WASHINGTON, May 15 (UPI) -- The U.S. government announced it cleared the way for the development of an offshore wind energy transmission line for the Atlantic coast.
Washington cleared the way for the Mid-Atlantic offshore wind energy transmission line. The decision allows project parent company Atlantic Grid Holdings to go ahead with a right-of-way proposal to build a transmission line capable of carrying 7,000 megawatts of electricity derived from wind energy to the mainland grid.
"The first-of-its-kind Atlantic Wind Connection is an encouraging sign of significant industry interest in developing the infrastructure to support offshore wind development," Deputy Secretary of Interior David Hayes said in a statement.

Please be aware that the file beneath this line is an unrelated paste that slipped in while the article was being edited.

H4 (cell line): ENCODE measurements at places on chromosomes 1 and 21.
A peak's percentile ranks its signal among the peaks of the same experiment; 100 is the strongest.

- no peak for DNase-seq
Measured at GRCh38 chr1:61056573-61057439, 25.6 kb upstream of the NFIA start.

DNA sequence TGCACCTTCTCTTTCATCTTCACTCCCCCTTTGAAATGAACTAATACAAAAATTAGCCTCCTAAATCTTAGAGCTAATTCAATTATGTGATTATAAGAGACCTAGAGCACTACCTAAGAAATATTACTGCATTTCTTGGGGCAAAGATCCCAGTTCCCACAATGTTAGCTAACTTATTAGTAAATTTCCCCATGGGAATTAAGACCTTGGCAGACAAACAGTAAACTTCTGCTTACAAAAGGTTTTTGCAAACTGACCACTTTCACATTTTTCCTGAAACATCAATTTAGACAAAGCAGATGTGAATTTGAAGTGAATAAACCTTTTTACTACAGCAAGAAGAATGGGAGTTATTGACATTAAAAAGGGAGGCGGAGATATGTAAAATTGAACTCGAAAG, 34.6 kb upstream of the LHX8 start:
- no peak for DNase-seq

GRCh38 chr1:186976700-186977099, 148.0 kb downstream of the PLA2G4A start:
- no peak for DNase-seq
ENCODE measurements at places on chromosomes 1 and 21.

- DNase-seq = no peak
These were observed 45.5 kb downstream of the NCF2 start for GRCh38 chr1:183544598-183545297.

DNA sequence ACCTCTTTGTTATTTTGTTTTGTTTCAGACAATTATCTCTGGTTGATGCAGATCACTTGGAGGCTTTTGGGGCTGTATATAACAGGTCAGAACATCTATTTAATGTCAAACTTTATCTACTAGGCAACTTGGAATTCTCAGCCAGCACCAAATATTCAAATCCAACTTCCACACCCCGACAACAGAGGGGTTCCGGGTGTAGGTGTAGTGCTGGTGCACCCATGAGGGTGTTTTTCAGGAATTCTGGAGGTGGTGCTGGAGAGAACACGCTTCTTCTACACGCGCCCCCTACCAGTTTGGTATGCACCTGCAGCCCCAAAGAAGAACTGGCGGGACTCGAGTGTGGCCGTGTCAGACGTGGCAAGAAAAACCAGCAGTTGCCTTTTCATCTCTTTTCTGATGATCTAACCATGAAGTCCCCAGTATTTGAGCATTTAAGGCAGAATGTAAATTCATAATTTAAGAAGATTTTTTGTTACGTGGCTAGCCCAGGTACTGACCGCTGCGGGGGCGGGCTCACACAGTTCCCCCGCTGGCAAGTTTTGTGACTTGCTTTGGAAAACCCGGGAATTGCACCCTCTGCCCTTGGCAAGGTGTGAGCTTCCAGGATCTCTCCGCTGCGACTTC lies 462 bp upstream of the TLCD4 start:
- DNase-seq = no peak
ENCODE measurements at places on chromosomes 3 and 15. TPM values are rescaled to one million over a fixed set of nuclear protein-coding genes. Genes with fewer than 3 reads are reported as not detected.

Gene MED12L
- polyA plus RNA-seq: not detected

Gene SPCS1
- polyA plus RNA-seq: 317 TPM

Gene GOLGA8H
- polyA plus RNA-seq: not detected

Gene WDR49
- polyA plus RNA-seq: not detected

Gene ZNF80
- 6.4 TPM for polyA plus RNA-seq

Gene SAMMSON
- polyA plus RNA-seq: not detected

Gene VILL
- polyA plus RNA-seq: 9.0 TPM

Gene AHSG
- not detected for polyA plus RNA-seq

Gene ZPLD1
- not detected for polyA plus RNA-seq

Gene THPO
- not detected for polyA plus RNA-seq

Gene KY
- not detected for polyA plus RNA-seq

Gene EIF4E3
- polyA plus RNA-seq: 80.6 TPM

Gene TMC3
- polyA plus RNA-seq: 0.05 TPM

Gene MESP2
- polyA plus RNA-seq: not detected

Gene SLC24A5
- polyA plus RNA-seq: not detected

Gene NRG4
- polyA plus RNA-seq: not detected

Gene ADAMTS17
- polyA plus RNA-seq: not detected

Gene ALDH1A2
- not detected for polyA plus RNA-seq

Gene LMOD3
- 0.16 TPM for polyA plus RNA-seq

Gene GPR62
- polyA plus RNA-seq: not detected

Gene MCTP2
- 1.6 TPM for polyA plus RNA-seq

There are no commercial-scale wind farms offshore in the United States. A project proposed off the coast of Massachusetts could start providing electricity to the mainland grid within the next two years, however.
AWC Chief Executive Officer Bob Mitchell said similar electric transmission corridors in Europe helped lower offshore wind energy costs by as much as 25 percent.
"This milestone allows the AWC to proceed to intelligently plan for the backbone transmission system that is necessary for an entirely new robust offshore wind industry to develop in America," he said in a statement.
It's expected to take around 10 years to complete construction of the project.